In addition, old issues like high drug costs and price controls persist and new ones have arisen: the controversy over the FDA approval of Biogen’s drug Aduhelm for Alzheimer’s disease, with its dubious efficiency and exorbitant price; the impending tsunami of technology-assisted health care; telemedecine; new forms of brain stimulation; and the growing interest in the use of psychedelic drugs as treatments. The FDA also faces the challenge of how to best harness the power and harness the benefits of the life science industry juggernaut, which develops technologies such as CRISPR, robotics, artificial intelligence, nanomedicine. , medical imaging, digital healthcare applications and telemedicine, as well as new forms of therapy. To accelerate their development but also to protect the public interest and ensure the safety of people, the FDA must have competent leadership that guarantees a reliable and efficient regulatory process.

These questions, rather than being reasons to question Califf’s competence, bolster his candidacy. His qualifications make him the best person to lead the FDA today and perhaps the best qualified candidate in the agency’s history. If Congress fails to confirm Califf, it will rob the FDA and the country of the best fit at a most critical time.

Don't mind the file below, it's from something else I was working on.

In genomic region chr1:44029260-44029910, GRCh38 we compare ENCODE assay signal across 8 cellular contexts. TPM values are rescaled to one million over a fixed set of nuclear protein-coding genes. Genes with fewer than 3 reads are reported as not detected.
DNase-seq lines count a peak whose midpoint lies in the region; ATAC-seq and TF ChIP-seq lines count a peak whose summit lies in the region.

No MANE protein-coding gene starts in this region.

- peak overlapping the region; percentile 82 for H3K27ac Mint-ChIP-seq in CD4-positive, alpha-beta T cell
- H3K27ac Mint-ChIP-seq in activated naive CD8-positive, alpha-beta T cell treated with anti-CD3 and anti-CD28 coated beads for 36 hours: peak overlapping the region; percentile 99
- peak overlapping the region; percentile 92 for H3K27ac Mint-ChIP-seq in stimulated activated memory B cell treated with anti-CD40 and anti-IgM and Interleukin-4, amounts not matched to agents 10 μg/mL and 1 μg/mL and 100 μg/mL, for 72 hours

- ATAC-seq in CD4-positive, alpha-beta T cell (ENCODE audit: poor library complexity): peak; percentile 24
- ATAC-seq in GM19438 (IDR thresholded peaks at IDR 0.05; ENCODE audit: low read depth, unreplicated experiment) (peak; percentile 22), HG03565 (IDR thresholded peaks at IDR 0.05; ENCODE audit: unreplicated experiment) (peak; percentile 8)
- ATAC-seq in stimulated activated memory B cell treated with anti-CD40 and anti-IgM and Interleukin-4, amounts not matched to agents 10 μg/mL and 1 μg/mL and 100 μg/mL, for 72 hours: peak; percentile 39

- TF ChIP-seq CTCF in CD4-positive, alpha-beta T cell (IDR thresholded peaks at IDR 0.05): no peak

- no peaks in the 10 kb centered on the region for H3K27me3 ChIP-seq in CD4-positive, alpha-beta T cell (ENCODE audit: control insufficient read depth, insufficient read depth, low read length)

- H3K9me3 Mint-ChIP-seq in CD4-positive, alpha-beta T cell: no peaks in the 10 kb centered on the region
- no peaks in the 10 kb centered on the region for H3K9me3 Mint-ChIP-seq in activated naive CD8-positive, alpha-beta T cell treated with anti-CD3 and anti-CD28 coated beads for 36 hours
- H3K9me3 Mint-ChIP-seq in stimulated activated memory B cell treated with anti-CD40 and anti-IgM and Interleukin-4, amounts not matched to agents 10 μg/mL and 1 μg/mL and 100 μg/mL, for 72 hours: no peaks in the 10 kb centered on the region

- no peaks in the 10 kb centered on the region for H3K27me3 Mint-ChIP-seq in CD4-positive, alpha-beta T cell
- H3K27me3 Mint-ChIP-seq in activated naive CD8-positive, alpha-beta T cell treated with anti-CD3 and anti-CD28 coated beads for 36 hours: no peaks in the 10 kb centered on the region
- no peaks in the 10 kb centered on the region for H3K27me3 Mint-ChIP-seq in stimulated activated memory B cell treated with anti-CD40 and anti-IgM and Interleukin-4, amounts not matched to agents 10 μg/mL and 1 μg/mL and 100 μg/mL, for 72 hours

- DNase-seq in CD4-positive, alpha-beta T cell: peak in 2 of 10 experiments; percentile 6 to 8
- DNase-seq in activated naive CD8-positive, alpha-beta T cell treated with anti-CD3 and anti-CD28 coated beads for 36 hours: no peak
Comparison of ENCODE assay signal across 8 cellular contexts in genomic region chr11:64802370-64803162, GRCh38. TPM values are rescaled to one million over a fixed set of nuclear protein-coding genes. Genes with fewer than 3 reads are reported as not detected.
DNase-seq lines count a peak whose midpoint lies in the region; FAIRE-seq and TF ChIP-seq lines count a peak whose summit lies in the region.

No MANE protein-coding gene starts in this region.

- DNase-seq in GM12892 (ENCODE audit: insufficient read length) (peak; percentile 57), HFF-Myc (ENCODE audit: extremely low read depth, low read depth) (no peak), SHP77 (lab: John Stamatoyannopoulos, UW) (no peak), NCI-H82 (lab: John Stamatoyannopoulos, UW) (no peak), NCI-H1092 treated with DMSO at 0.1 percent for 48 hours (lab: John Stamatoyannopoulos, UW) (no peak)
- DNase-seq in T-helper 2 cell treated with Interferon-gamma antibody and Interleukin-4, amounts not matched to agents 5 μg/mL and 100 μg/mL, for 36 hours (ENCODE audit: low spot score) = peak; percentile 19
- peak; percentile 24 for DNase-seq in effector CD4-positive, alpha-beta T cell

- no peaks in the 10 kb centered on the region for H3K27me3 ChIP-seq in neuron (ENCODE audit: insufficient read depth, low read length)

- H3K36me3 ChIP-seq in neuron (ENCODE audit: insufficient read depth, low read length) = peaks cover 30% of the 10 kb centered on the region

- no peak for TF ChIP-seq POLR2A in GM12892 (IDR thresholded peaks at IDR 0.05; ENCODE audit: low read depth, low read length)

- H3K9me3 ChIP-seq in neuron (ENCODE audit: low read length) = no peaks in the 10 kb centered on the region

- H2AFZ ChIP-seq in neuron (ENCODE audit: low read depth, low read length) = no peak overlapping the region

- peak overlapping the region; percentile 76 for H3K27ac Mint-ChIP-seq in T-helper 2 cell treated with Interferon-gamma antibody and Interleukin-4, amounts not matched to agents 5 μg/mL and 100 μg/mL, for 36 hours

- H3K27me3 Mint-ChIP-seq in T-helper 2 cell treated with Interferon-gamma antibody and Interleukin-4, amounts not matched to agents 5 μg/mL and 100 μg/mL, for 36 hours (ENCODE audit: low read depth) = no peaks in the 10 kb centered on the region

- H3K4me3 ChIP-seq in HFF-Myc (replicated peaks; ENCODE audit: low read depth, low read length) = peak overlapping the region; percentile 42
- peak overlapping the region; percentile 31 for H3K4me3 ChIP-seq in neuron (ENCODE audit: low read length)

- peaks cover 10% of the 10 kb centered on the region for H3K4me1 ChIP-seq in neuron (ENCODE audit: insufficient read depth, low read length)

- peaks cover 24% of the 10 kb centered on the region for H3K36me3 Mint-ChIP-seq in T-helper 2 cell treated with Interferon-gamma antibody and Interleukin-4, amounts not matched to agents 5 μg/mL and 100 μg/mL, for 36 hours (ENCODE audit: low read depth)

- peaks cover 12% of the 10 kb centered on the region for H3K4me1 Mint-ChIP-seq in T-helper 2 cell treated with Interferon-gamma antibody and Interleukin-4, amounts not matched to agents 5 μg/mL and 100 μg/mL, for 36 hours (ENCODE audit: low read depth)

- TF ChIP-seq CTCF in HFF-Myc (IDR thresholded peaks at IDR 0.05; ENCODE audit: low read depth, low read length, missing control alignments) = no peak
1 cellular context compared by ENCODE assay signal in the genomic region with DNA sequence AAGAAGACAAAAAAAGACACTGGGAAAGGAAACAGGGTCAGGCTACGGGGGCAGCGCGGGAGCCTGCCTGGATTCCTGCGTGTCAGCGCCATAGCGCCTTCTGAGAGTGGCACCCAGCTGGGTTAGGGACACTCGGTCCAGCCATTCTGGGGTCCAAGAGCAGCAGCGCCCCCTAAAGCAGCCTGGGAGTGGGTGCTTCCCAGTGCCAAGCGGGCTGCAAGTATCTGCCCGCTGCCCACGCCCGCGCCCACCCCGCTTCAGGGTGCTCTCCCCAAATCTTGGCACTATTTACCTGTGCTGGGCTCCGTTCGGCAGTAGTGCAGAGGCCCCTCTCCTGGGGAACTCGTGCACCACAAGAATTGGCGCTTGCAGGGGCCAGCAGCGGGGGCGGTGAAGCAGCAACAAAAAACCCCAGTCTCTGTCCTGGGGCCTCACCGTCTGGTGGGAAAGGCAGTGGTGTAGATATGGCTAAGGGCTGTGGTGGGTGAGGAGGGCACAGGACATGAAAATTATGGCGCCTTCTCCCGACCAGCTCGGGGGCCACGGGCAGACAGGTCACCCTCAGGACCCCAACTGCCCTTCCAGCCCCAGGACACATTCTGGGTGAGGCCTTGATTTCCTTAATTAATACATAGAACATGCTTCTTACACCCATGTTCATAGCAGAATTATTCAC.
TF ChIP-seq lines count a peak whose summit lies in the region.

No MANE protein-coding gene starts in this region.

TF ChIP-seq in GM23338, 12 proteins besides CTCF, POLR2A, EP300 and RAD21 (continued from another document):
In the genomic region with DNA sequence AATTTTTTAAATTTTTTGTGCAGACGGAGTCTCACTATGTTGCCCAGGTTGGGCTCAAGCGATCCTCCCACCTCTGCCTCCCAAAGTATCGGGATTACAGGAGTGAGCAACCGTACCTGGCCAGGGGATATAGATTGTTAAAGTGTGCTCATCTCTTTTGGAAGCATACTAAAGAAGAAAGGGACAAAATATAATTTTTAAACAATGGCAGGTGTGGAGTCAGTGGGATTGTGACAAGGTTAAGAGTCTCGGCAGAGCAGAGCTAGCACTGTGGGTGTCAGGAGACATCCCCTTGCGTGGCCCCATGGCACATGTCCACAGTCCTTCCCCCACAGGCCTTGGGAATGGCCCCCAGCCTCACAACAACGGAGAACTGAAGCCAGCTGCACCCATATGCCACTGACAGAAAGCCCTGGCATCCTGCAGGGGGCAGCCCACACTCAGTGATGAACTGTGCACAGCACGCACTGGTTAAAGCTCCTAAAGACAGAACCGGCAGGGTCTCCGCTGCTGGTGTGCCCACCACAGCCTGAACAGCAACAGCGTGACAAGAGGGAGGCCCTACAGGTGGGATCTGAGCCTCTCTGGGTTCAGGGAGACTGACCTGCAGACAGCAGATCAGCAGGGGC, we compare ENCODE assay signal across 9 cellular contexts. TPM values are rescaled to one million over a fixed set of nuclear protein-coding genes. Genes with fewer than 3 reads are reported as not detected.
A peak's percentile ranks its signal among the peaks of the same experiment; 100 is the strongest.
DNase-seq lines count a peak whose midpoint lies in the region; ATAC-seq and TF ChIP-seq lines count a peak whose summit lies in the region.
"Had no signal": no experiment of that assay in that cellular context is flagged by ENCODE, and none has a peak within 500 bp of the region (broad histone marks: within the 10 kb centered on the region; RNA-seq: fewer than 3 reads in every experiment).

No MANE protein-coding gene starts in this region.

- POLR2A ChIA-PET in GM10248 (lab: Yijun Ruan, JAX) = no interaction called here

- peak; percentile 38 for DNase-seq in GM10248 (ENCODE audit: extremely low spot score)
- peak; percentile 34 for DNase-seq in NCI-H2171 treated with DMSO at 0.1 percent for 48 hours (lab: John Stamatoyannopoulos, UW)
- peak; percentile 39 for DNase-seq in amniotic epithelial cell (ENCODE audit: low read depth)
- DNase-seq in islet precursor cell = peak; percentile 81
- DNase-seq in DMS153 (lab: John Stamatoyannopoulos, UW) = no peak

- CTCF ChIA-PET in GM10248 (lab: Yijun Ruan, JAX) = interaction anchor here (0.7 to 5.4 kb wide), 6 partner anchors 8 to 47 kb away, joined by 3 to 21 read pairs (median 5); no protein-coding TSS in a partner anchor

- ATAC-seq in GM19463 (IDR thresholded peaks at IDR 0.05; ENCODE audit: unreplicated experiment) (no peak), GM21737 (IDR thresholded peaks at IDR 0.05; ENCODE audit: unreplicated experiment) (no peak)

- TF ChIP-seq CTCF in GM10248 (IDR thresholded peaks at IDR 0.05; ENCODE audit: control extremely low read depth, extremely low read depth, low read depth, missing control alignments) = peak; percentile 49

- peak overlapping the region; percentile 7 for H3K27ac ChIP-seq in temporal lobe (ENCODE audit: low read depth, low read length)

Leading the FDA is a tall order. The agency’s mission to approve safe and effective drugs – along with foods, vitamins, nutritional supplements, nutraceuticals and health products – is hampered by archaic legislation annotated by a patchwork of amendments. In addition, the agency is underfunded and understaffed.

The next FDA commissioner should be selected on the basis of his qualifications and expertise, not on distorted perceptions or as a reward for patronage and political contributions, as if it were an ambassadorial post. prized or other honorary appointment. Too much is at stake.

Jeffrey A. Lieberman is a psychiatrist, president of psychiatry at Columbia University Vagelos College of Physicians and Surgeons, past president of the American Psychiatric Association, and author of “Shrinks: The Untold Story of Psychiatry” (Little, Brown and Company, 2015).